Antonia Lofaso Reveals The Real Reason Cooking Competitions Are So Stressful

Chef and restaurateur Antonia Lofaso knows her way around a kitchen very well, but she also knows her way around the set of cooking competitions. Lofaso has competed on two seasons of the popular cooking competition show "Top Chef," first appearing in season four and then returning for the "Top Chef: All-Stars" season (via IMDb). She also had the chance to be a judge on several cooking competitions, including "Cutthroat Kitchen," "Family Food Showdown," "Iron Chef America: The Series" and much more. Given Lofaso's extensive experience with culinary competition shows, it makes sense that she would have a unique perspective on what exactly makes them notoriously stressful.

According to Lofaso, the reason cooking competitions are so stressful is because the competitors have to juggle so much simultaneously (via Insider). If they were only required to whip up a tasty dish, they might not be quite as frazzled, although the time limits and particular challenge restrictions definitely can throw a wrench into the works. It's more the fact that they have to create an incredible dish while also showing off a bit of personality and sharing their opinions and thoughts with the cameramen who are lingering nearby. Just imagine struggling with a tough component of a dish while the host shouts that there are only five minutes remaining in your cooking time and a producer is asking you to explain to the camera exactly what you're doing, while all you want to do is focus on your dish.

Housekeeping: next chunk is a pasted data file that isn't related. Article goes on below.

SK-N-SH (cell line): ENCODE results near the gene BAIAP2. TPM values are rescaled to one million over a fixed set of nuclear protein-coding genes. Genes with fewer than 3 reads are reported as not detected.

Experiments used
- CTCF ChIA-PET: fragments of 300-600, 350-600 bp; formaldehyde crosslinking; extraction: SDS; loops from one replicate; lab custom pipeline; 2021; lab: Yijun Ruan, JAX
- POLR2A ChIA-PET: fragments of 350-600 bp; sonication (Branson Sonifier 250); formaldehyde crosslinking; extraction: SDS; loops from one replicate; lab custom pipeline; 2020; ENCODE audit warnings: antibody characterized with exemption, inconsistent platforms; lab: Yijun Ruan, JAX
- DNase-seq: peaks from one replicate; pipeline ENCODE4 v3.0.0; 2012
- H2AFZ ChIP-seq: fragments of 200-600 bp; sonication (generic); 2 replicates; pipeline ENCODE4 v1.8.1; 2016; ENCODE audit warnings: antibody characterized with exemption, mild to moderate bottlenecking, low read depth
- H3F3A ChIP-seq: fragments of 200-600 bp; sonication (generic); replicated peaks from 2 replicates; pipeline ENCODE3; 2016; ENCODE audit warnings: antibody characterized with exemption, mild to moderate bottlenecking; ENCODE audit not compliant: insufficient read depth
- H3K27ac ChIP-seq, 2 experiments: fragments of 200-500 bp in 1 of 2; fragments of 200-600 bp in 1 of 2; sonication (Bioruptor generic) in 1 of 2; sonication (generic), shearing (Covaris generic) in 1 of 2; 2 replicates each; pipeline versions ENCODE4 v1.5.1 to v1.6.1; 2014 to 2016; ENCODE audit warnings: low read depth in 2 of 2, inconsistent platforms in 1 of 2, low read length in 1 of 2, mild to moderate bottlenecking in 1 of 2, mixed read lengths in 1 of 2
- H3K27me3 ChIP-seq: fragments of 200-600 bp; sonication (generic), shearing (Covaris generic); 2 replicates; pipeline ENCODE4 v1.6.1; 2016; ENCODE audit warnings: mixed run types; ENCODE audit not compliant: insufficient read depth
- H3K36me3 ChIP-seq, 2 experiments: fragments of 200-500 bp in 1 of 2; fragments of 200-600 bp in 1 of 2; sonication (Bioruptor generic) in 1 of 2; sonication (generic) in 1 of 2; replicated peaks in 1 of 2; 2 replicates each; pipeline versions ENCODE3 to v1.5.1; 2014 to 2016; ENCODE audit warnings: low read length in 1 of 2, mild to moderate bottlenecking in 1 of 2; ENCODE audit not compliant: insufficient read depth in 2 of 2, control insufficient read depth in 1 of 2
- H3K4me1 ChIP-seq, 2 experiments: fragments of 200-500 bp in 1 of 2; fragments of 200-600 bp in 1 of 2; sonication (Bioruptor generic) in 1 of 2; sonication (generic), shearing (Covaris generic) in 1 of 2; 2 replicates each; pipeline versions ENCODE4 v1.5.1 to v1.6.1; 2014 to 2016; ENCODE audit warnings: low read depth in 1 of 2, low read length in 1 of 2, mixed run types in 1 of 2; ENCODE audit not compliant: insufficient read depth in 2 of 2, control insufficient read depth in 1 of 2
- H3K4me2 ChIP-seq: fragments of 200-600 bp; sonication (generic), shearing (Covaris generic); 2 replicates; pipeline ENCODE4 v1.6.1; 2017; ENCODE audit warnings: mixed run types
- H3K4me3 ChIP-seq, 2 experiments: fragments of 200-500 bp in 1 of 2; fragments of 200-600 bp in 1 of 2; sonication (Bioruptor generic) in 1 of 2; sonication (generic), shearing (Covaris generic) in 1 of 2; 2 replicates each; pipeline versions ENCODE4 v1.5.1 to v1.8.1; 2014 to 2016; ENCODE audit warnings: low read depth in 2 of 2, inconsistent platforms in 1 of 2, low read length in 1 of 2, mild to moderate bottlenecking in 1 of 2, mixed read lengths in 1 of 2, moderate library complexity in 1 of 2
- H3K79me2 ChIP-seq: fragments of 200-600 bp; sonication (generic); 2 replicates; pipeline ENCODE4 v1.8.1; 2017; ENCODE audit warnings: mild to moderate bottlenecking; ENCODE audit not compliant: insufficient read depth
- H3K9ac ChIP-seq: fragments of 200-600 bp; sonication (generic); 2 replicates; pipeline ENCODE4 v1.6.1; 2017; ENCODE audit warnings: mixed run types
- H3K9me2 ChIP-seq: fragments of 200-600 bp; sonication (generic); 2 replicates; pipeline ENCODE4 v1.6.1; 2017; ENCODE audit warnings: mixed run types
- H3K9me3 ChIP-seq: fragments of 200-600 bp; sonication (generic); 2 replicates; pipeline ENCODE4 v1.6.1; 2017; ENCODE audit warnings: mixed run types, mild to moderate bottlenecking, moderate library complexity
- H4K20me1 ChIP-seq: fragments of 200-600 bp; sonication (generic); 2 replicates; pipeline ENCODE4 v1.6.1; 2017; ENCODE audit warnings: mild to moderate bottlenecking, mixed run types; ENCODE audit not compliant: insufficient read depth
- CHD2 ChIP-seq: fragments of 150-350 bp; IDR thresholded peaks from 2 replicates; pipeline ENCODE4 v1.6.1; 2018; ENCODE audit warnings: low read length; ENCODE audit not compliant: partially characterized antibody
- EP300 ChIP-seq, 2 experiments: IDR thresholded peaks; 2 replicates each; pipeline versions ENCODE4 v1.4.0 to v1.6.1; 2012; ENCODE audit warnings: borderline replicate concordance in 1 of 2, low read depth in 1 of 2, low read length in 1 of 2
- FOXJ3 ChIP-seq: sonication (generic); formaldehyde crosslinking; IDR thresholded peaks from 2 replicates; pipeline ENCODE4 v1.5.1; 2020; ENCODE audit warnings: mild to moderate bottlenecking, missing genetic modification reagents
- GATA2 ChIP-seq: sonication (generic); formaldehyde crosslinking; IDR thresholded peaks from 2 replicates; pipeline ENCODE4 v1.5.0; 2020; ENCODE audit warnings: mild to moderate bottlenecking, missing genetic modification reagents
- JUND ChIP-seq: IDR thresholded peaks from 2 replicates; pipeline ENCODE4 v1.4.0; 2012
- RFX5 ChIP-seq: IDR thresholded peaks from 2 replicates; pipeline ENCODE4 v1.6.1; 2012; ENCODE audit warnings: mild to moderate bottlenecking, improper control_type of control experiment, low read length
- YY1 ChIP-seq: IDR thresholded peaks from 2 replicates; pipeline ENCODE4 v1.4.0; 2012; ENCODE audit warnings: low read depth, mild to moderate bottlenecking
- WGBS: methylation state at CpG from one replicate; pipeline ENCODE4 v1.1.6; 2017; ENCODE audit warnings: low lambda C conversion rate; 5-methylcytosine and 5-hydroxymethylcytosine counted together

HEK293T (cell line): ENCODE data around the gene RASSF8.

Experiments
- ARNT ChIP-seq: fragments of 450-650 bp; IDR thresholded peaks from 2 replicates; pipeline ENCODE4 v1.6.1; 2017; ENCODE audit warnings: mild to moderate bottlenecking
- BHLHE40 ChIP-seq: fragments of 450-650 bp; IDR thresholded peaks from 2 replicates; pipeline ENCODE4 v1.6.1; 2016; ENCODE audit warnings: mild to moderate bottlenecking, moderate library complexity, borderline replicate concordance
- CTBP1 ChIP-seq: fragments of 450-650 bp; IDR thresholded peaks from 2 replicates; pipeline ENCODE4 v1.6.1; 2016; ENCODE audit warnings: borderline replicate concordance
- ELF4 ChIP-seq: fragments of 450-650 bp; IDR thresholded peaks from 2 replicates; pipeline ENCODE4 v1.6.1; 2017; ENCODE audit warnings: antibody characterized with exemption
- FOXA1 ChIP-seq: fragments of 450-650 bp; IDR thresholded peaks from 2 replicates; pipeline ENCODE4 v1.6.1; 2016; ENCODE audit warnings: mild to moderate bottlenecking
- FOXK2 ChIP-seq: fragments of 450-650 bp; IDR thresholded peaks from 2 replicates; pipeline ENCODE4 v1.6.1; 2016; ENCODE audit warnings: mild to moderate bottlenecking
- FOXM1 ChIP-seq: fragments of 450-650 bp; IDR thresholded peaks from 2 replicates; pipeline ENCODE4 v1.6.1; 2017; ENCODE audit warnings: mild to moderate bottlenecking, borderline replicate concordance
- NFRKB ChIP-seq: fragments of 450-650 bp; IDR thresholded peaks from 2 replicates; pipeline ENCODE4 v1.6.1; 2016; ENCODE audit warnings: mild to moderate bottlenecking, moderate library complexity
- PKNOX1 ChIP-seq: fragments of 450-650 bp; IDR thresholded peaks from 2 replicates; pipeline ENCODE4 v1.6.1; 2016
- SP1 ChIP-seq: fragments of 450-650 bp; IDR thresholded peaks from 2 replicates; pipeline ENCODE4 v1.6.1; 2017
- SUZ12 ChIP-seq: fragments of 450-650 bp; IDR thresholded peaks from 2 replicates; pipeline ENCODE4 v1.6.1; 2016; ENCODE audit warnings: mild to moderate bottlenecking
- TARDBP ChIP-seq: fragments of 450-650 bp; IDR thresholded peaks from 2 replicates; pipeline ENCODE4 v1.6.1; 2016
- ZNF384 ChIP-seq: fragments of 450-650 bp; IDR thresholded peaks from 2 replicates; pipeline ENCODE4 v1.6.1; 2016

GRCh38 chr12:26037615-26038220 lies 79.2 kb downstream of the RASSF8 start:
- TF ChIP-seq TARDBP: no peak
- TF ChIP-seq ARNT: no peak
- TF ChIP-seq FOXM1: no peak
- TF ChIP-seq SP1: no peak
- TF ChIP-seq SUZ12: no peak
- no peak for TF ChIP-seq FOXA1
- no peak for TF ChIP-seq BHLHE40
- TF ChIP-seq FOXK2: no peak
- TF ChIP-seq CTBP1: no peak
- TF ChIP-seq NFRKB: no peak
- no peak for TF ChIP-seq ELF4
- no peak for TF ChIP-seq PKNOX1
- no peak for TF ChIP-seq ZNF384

A few more tips from Lofaso for future competitors

The trickiest part of cooking competitions will always be balancing the stress of all those things happening at once — the actual cooking process, the cameras filming everything, the probing questions from various judges and guest judges, etc. However, there are a few other things to consider if you want to do well in a cooking competition.

When trying to craft a show-stopping dish that will impress the judges, Lofaso urges competitors not to forget about the actual guidelines of whatever show they're on or whatever challenge they're in (via Insider). So, if a contestant is creating a dish for a challenge that's all about mushrooms, but they use a sprinkle of mushrooms as a mere garnish, that's not really following the challenge brief. The dish must taste good, of course, but it also needs to be what the judges were looking for in that particular challenge. She also believes that chefs should always keep their own unique identity and personality in mind when it comes to creating dishes, making sure that they're serving up something that actually seems like it would come from their kitchen.